Anonymous on :

WASHINGTON, DC—Led by a bipartisan group of senators critical of White House policy on suspected terrorists, the Senate passed a bill Thursday that prohibits interrogators from exceeding 100 amps per testicle when questioning detainees. "Even in times of war, it counterproductive and wrong to employ certain inhumane interrogation techniques, and using three-digit amperage levels on the testicles of captives constitutes torture...

Don on :

Sounds good to me. Even subhuman fascist monsters have to have SOME limits!

JW-Atlantic Review on :

I have just cross-posted my article at European Tribune. Check out the comments over there. They are much different from the discussions at Atlantic Review... [url][/url] To reply to their comments, you would need to register at [url][/url] which is really fast. Hopefully some of their regulars post comments on Atlantic Review. Then we would have a transatlantic fight, eh, debate.

alec on :

Ugh, I don't have the desire to get into that discussion. My basic reaction is you don't have to equate George Bush with Afghanistan. At all. We would have been in this if Gore was President as well.

Don on :

Yup, alec. Alone or with the UK only, by now.

Thomas on :

Why isn't NATO burning the poppy fields? Without the enormous profits from opium sales, the Taleban would not be able to pay and equip their fighters.

fredouil on :

it s look like Fulbright means brainwashed too. if you really like to kill people, just enlist in the US army and ask to be send there, you will have tons of Afghans patriots to kill in the name of the torture flag. Europeans armies should not be allowed to invade any country, not in my name. i hope we will withdraw ASAP and say sorry. your war against Islam (what ever its flavor but you call it Terra) is going to create a useless catastrophe. shame

fredouil on :

BTW i start to understand why your are quite warmonger, your scholarship has been paid by weaponry : "funds resulting from the sale of surplus U.S. military supplies were used to finance international academic exchange. The bill became the basis of the Fulbright program, named in his honor." i guess, the anglosaxons wars in Iraq and Afghanistan will allow some fat Fulbright scholarship. good on you, mate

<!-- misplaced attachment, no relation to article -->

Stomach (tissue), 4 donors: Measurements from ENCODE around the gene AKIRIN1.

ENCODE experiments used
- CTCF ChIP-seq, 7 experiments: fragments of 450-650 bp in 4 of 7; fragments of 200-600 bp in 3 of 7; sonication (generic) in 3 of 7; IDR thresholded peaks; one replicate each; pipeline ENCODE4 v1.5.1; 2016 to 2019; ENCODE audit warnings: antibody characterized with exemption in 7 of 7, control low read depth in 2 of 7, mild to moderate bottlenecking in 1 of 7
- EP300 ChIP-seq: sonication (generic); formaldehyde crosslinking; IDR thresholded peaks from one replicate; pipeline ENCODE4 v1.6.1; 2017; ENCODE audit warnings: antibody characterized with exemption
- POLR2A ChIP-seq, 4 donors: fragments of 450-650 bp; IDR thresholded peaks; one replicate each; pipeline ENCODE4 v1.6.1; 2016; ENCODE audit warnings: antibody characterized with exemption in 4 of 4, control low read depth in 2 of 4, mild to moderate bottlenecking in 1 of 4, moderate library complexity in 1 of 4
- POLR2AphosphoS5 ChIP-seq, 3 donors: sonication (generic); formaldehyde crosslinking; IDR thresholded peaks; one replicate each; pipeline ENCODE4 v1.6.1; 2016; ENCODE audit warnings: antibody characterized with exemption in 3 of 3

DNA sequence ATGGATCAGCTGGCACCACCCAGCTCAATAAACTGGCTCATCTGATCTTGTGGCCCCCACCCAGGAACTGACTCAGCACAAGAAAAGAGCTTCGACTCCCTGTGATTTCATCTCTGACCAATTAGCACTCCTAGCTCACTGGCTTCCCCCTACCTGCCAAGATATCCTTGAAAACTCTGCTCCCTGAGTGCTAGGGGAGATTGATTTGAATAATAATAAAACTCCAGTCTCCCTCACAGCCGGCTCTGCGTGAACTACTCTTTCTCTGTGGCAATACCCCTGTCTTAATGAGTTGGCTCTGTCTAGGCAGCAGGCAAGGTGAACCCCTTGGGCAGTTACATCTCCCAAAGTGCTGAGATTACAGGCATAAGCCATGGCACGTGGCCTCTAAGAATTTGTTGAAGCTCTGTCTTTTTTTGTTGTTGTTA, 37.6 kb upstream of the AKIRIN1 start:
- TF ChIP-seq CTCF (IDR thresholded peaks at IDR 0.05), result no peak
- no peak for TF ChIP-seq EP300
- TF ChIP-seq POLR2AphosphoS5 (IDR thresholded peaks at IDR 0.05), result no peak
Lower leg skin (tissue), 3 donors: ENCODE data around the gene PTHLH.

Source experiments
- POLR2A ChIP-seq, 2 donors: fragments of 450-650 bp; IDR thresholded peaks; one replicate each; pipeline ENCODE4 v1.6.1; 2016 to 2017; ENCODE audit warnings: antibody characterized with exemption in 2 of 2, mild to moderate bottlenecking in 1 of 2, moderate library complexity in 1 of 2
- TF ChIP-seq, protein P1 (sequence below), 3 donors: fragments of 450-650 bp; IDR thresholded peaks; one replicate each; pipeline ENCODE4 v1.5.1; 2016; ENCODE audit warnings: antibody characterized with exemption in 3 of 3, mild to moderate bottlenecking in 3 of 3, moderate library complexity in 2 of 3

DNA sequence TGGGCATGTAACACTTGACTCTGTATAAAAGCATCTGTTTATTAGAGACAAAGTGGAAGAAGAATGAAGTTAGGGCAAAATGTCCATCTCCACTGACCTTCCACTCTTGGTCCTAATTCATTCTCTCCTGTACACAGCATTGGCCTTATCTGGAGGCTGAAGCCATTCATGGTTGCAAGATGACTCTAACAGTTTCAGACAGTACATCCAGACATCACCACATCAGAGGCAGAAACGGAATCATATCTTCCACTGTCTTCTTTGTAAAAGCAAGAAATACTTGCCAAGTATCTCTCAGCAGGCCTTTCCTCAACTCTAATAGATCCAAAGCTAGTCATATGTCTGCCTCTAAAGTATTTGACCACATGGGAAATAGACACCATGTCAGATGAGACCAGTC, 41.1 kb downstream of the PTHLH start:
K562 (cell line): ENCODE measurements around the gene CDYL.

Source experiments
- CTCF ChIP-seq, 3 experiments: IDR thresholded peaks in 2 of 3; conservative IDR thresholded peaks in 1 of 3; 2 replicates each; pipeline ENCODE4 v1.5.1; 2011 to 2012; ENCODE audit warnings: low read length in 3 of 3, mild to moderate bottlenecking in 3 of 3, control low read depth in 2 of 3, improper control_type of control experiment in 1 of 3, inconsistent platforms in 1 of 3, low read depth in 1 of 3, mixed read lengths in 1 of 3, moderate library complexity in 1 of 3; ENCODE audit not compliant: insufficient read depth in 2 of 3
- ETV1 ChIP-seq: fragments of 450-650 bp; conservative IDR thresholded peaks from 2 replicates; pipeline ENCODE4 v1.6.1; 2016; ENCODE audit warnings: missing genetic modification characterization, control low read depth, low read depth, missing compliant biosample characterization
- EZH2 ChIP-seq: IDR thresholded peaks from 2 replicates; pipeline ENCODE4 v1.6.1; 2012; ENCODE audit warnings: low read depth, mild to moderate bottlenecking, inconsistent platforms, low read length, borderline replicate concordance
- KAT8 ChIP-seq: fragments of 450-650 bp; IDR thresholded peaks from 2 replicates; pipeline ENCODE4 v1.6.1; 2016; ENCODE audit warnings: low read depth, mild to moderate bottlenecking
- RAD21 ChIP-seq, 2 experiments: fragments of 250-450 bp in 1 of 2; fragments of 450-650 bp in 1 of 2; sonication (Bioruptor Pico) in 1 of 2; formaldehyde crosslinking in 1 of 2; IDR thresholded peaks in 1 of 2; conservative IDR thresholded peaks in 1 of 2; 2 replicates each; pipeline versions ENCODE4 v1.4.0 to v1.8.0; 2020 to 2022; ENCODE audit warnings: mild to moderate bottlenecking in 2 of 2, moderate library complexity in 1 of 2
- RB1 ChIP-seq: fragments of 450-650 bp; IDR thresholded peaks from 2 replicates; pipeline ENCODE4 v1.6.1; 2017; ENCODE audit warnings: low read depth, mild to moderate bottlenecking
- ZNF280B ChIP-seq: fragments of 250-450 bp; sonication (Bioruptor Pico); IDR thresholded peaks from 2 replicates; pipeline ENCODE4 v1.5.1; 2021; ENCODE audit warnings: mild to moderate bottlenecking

JW-Atlantic Review on :

You are very funny! I invite you to have a closer look at the various posts on our blog.

JW-Atlantic Review on :

One more reason why Europe should do more in Afghanistan: Europe -- rather than America -- has been the biggest consumer of opium from Afghanistan for many years. The Taleban have only tackled the opium growing in 1999 or 2000. Before that they made a lot of money with opium as well. Now the opium problem has increased again: [quote="Alertnet"]Afghanistan's opium harvest is set to increase by nearly 60 percent this year due to a massive jump in cultivation in the insurgency-hit south, the United Nations Office on Drugs and Crime (UNODC) says. UNODC's Annual Opium Survey found the area used for opium cultivation had reached a record 165,000 ha in 2006 compared with 104,000 in 2005. Afghanistan produces more than 90 percent of the world's opium, which mostly ends up in the heroin markets of western Europe and Russia. [url=]Alertnet[/url] [/quote] Since Afghanistan's opium is mostly consumed by Europeans, it is Europeans who finance the warlords and fuel the fighting. Does not this mean that Europe is responsible for the suffering of so many Afghans before 9/11 and today as well? I think it does. There are two options: a) Legalization of opimum in Europe. b) Sending more troops and increasing efforts of reconciliation between warlords/tribes etc. and increasing reconstruction in Afghanistan, i.e. stabilizing the country, providing job alternatives to growing opium. I would prefer legalization, because everybody is responsible for how he treats his body. If people want to take drugs they shall. The criminalization of drugs means that drugs are expensive and many drug addicts commit crimes to pay for the drugs. Besides, legalization of drugs would help in the war on terror. It would rob the warlords of the money to buy arms and employ combatants. However most Europeans are against legalization. Thus the Europe should send more troops. However the United States should also send more troops. The US has 150,000 troops in Iraq, but only 20,000 in Afghanistan. That does not make sense. 9/11 was planned and inspired in Afghanistan, not Iraq. If the US would legalize drugs, then its war on drugs in South America would not be such a disaster.

Don on :

Looking at one of Joerg's previous posts I see that Germany is contributing 2651 toorps, Italy 1464, France 932, and Spain 612 trrops in Afghanistan. The US has at least 22,000 troops in Afghanistan and the British about 5500. Adding up the figures it would seem that the combined contribution of the four major continental powers in Europe equal - the British total. With a combined population roughly equal to that of the US the EU 'Big Four' have managed to scrape up a number equal to that contributed by Great Britain - to Afghanistan only. Add in the UK's Iraq deplaoyment and their total outstrips the 'Big Four' by maybe 500%. The Us deployment of 22,000 in Afghanistan alone outweighs that of the 'Big Four' by 400%. Add in Iraq and we can see that the US is about 2000% more committed to the War on Terror than the Big Four. The conclusion is obvious to anyone with a logical ability to marshall fact: The US and UK have been shirking and must deploy even more troops to equal the brave efforts of the 'Big Four'. No?